Home arrow Brand Management arrow Brand Personality  
Brand Personality
The brand personality is the chosen character that best communicates the brand proposition to the target audience. It is not the personality of the target audience, it is the personality that is most likely to draw their attention, interest them, and encourage them to take action and buy the brand. A single brand proposition could be expressed through many variants of a brand personality to present a different voice to the consumer; it is important to choose the one that is most suitable from these possibilities.

You can download brilliant presentation slides on marketing and brand management here.

For example, Heineken beer has had a consistent proposition of 'Heineken refreshes the parts others beers cannot reach.' The brand personality has changed many times from videos of television celebrities changing their character from sad to happy; to cartoon comic strip characters whose body parts change in response to drinking the beer. One brand personality will appeal to a different target audience from the other, but all are based on the same underlying brand proposition.

The brand personality should be treated very much like a person or character, as this format is easiest for consumers to understand and accept. This is because consumers have a vast experience of dealing with human relationships and the nuances of differences in personalities. They are able to distinguish between subtle differences in brand personalities and build up their own loyal or disloyal relationships with them.

Brand personalities are often characterized by their analogy to other people, objects and services:

• If brand X were a car, what kind of car would it be?
• If brand Y were a sports person, what kind of sport would they play?
• If brand Z were a person, what sort of clothes would they wear? Are they male or female? What would they drink? What TV programmes would they watch? Where would they go on holiday?

Brand Narrative
Successful brands develop their personality over time, they do not remain static. Their brand proposition may remain constant, but its expression as a personality needs to be updated to remain contemporary in a changing competitive environment. A narrative is the story that a brand personality follows as its flows through consumer culture. As a story, the brand personality then belongs to a chain of events that can be traced backwards to the past, in the present and forward to the future. This helps consumers to align themselves with the brand as it reflects changes in consumer culture. Some brands rely on the narrative of their founder, such as Bill Gates of Microsoft, to personify the changes in the brand; as his focus and personality matures, so does the brand's.

The power of a narrative is that the brand personality can also look forward and backward in a nostalgic or ironic manner or look forward with an optimistic feeling. This sense of time closely relates to how we witness our own growth, creating joint memories at distinctive points of the narrative between the brand and us. This means we associate specific events in our lives with the expression of the brand personality at that time, creating a deeper sense of relationship and therefore loyalty to the brand. We remember our enjoyment of our first bike brand, car brand, the first beer brand we drank, the first condom brand we used and the first hotel brand we stayed at. These all form pivotal moments in our lives and the memory is intrinsically associated with the brand.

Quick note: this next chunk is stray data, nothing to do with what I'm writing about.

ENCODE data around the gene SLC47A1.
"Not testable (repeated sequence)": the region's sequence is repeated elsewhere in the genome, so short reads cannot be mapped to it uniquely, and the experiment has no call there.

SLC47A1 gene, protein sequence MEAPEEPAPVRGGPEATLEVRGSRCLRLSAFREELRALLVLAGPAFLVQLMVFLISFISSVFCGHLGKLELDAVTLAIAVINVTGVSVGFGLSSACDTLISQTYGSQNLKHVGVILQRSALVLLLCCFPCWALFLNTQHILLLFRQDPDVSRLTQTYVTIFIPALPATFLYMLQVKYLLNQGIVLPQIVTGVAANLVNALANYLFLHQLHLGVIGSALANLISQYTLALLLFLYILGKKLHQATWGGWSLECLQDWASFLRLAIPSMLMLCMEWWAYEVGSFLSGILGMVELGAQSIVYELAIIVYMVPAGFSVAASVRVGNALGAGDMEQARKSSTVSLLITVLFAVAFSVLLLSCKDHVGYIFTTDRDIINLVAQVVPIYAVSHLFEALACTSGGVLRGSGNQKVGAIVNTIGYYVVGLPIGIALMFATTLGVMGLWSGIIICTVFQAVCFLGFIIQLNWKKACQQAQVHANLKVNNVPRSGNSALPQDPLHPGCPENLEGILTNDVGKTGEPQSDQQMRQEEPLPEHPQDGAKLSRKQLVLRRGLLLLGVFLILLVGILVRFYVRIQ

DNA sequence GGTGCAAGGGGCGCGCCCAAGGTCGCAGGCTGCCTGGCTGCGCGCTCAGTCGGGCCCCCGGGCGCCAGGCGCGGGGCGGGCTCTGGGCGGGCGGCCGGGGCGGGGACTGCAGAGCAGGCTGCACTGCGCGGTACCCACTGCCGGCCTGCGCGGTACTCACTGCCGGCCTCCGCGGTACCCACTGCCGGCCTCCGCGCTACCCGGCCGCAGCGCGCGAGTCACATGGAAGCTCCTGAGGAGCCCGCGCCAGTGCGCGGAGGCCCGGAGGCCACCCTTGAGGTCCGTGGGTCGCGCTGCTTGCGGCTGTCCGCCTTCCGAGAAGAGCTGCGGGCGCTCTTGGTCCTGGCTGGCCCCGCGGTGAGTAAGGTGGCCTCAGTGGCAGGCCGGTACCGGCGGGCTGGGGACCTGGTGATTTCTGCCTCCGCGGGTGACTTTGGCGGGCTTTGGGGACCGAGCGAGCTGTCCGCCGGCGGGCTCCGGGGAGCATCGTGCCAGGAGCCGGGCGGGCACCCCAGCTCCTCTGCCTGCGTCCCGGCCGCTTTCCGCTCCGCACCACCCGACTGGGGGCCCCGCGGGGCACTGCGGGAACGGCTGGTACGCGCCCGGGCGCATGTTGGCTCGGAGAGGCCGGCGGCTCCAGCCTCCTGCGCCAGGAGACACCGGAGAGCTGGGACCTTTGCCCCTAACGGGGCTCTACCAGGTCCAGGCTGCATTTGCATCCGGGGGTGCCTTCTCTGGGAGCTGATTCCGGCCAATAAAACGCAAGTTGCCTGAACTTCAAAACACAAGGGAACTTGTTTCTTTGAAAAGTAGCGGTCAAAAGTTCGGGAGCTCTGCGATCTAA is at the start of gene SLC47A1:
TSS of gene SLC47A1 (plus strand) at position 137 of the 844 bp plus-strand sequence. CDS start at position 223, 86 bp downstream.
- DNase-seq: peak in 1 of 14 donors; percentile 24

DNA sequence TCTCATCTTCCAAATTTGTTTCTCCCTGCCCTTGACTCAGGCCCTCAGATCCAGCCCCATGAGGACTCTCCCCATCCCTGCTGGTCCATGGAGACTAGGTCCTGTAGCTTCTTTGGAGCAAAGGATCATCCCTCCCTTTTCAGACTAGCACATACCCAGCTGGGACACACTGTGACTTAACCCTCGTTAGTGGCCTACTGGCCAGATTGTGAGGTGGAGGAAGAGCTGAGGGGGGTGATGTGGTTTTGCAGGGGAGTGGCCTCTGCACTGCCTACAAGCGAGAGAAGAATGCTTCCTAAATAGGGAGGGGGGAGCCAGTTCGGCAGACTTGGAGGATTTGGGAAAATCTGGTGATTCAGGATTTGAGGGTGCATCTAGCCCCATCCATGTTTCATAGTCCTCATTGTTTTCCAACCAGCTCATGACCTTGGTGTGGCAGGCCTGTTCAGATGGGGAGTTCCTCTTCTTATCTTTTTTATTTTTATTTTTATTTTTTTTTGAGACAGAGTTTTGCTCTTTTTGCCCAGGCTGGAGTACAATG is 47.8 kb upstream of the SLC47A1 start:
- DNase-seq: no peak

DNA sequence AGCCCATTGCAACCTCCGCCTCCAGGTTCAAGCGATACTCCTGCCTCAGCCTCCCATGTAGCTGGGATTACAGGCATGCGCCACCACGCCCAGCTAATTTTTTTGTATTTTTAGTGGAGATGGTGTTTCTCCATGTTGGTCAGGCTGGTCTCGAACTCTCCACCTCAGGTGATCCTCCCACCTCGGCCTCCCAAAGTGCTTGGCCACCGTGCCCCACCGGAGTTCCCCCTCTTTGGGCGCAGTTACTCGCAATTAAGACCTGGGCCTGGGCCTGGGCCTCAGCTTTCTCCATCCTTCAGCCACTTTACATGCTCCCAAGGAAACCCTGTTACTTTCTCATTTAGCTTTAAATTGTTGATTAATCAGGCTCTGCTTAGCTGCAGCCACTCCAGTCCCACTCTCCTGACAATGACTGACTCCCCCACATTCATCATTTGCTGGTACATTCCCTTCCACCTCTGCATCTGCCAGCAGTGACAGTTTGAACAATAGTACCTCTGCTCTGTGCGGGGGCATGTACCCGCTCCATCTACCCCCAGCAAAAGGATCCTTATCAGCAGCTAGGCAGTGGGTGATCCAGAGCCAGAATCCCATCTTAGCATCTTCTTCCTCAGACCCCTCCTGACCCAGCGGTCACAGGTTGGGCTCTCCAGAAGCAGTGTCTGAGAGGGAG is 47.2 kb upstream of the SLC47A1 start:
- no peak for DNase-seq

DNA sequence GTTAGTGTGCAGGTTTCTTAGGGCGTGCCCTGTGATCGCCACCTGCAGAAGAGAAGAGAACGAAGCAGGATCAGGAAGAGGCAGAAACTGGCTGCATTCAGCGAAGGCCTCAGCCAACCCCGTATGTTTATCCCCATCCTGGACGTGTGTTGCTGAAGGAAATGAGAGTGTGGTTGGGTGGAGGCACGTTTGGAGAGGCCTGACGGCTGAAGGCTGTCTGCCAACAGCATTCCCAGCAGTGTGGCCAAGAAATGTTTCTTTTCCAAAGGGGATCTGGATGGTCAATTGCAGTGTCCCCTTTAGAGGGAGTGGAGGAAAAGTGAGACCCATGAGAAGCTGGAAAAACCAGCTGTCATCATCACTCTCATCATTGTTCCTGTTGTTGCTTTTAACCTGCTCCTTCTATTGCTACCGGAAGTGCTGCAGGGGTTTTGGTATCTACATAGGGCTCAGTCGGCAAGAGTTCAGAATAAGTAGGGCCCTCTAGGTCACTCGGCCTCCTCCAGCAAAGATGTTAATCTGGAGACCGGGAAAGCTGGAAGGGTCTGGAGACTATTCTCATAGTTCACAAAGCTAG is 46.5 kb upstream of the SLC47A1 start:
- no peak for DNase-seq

Brand Experience
The best way to generate a successful brand personality is when all the elements combine to create a total brand experience. This means choreographing a performance of brand identity, in a branded space, with branded service and resulting in a branded memory. By creating a memorable experience, something that has actually touched the consumer's heart and mind, a brand moves on to a level of deep brand satisfaction for the consumer. The interaction of time and space in creating this memory is crucial since it places the consumer at the centre of an event in a specific time and specific place, not a generic activity that they may forget. They provide branded moments that can be captured as an activity that only one brand can provide or fulfill.

The key to defining successful brand experiences is to create a story that will satisfy the consumers' desires, without resorting to the tired clichés of current market thinking. New concepts of people moving in spaces and enjoying the submersion in a total brand environment can be created, that break the mould of traditional service provision, retailing and communication channels. Brand experiences help to generate the brand mythology that a brand needs to develop its personality beyond the two-dimensional.

You can download excellent powerpoint slides on Marketing Strategy and Marketing Management HERE.

Source of Reference:
Scott M. Davis, Brand Asset Management: Driving Profitable Growth Through Your Brands, Jossey Bass. You can obtain this excellent book here

You can download powerpoint slides on brand management here. .